Teenager builds tiny home to avoid mortgage trap
Sixteen-year-old Austin Hay of Santa Rosa, Calif., has been sleeping in a work-in-progress 130 square foot "tiny home" in his parents' backyard for months. The project came about because "like every teenager, I want to move out," says Hay.
Hay learned basic construction skills in woodshop during his first two years of high school, and has applied those skills to roughing out a fully functional, self-contained home that sits atop a conventional trailer. He says it's "plenty of space" and hopes to live in the home after college.
Showing an unusual level of awareness of the roots of America's current fiscal crisis, Hay said that "I don't think bigger is better — too many chores […] plus, there's no mortgage on it. Living small means less bills." If only more of the country had the common sense of a 16-year-old.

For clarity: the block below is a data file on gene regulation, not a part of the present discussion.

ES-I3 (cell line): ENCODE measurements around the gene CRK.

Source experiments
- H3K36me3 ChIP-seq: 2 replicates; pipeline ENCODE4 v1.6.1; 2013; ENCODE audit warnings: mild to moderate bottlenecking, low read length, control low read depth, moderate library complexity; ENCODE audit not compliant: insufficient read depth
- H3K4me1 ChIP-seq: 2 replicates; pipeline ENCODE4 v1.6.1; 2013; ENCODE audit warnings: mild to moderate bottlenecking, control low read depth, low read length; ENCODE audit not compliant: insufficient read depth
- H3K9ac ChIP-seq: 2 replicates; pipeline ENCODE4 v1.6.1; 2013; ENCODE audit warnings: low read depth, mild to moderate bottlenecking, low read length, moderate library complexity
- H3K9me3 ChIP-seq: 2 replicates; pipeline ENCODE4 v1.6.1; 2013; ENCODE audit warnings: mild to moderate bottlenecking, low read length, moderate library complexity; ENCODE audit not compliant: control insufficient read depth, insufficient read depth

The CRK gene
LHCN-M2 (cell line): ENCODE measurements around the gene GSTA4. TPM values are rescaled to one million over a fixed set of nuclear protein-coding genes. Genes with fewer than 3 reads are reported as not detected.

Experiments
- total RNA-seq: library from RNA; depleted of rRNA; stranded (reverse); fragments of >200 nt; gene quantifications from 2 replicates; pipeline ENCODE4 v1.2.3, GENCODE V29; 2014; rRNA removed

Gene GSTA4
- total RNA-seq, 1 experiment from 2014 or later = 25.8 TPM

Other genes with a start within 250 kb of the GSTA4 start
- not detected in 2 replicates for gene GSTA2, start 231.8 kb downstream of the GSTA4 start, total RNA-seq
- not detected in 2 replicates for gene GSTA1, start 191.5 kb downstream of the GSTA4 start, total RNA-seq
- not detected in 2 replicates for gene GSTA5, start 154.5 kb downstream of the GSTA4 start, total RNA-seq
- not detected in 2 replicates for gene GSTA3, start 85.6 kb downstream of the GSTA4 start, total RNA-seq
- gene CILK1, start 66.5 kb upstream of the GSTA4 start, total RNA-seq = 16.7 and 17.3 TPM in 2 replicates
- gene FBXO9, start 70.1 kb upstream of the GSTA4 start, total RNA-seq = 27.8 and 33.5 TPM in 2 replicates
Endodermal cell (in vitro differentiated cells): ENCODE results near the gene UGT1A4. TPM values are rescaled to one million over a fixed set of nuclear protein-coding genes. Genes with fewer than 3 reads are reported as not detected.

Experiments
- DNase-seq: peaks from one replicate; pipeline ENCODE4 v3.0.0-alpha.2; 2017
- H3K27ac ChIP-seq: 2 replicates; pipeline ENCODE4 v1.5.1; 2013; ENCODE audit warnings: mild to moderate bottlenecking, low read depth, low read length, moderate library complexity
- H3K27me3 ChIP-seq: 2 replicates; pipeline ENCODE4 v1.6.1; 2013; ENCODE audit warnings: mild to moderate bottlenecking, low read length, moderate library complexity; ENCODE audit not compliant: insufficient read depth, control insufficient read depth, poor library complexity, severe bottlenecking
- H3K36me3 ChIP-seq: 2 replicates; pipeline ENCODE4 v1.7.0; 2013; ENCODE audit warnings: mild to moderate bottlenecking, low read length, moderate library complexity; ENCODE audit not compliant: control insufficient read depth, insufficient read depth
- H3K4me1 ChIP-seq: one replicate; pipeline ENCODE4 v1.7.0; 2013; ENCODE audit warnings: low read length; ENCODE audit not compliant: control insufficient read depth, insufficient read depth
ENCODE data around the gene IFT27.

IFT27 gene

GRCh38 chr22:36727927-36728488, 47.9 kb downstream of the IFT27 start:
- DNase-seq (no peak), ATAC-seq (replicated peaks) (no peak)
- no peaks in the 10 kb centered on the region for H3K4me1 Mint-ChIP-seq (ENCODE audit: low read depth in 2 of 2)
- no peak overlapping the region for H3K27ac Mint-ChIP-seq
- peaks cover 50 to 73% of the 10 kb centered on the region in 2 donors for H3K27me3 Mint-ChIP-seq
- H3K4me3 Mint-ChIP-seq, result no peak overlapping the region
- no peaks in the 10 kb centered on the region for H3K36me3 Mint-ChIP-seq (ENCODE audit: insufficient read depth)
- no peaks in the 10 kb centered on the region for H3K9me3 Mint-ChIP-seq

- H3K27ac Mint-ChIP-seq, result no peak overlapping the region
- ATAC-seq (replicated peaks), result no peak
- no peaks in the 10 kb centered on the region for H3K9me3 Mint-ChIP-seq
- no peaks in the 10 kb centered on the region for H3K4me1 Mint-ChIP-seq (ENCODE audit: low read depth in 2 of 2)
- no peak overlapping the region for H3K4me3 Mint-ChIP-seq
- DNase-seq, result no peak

Hay estimates the total cost for the home is $12,000; most of the materials were acquired at salvage yards. The completed home will include a shower, composting toilet, bed loft, and a kitchen with camper stove. Hay says his hope for the future is that cities will change their building codes so that he doesn't have to continue to claim that he is "camping out" in the tiny home.